|CANCER & TREATMENTS FOR CANCER CENTER PATIENTS PREVENTION & RISK ASSESSMENT CLINICAL TRIALS & RESEARCH LIVING WITH CANCER|
Finding Hope in Science
Phase 1 clinical trials offer options when standard treatment isn't a choice - con't
A Targeted ApproachTarnacki began participating in a Phase I trial in August. She continues to receive a drug that researchers hope will target cancer cells specifically. This approach to cancer treatment -- called targeted therapy -- differs from systemic therapies, like chemotherapy. Typically, chemotherapy drugs kill rapidly dividing cellsregardless of whether they're cancer.
The trial runs in eight-week increments; after the first eight weeks were finished, Tarnacki signed up for another round. Scans show no change in her cancer.
"This means a lot to my husband and my family and obviously to me," said Tarnacki, who served as director of religious education for her church before retiring. "To have a strand of hope is very, very important. I never realized how important it is. I can know the facts, but that blind hope is very important."
The Ravitz Center is unique in that it focuses solely on targeted therapies. In this approach to cancer treatment, researchers try to develop medications that interrupt the signals that cause cancer cells to reproduce.
Because targeted therapies are focused on cancer cells specifically, they tend to cause fewer side effects. Tarnacki said she has experienced only minor side effects related to changes in her blood sugar levels.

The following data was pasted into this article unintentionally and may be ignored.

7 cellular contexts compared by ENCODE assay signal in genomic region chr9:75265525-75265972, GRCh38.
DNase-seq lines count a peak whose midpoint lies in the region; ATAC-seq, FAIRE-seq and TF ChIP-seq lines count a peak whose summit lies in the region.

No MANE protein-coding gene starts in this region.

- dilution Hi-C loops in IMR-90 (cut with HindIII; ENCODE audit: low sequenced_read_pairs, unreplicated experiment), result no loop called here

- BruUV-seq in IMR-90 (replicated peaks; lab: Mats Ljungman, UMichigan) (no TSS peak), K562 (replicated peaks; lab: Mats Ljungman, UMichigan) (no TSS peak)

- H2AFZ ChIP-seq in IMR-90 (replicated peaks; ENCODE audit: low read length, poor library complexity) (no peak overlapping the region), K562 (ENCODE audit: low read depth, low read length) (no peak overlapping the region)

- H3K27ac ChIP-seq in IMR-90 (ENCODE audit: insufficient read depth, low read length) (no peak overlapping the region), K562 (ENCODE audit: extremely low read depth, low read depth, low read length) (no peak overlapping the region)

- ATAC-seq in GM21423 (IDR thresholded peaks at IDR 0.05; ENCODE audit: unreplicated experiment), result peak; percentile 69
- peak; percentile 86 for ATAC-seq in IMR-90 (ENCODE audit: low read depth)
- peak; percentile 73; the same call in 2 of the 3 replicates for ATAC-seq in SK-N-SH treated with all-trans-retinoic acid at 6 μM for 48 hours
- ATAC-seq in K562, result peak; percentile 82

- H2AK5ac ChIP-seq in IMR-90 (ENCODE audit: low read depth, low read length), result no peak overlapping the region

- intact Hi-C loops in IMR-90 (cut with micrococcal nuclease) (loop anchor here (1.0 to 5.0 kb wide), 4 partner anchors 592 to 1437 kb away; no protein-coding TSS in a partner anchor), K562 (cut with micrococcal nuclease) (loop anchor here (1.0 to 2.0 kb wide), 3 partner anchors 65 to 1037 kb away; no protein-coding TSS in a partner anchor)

"Unfortunately, there are diseases like Dianas where there are no standard treatments," said David Smith, M.D., clinical director of the Ravitz Center. "One of the things we can offer in that situation is a clinical trial of a promising targeted therapy. These studies dont come with the typical side effects of standard chemotherapy -- which even though that's a more common therapy, is really a long shot for patients like Diana."
Conquering Cancer Through InnovationUltimately, the goal of the Ravitz Center is to bridge the gap between the laboratory and the clinic. In Phase I trials, patients with several types of cancer may participate in a single study. Once researchers determine the best dosage of a drug, they will use what they learn to help develop broader studies.
Phase II and III trials -- which study a therapy's effectiveness and involve larger numbers of patients -- are already conducted throughout the Cancer Center. The core difference is that the Ravitz Center will help to bring some of the most promising ideas from Cancer Center labs into the clinics.
The Cancer Center is a leader in the field of cancer stem cell research. Cancer stem cells are the small number of cells within a tumor that are capable of fueling the tumor's growth. These cells generally represent fewer than 5 percent of all cells in a tumor, but they are believed to be the cells that cause cancer to grow and spread.
Researchers believe more effective cancer treatments could be developed by finding ways to target and kill cancer stem cells. Eventually, these concepts may be tested in Phase I trials at the Ravitz Center, Talpaz said.
Regardless of which ideas the Ravitz Center is exploring through clinical trials, its doctors and staff always put patients and families first.
"We have new ways to provide our patients with access to cutting-edge treatments that we havent had before," Smith said. "But ultimately, our fundamental goal has never changed: We're here to take care of people. This gives us one more way to do that."
To find out if you may be a potential candidate for a trial, talk with your physician.
This article first appeared in the Winter, 2009 issue of Thrive. Read the magazine - opens as a .pdf document.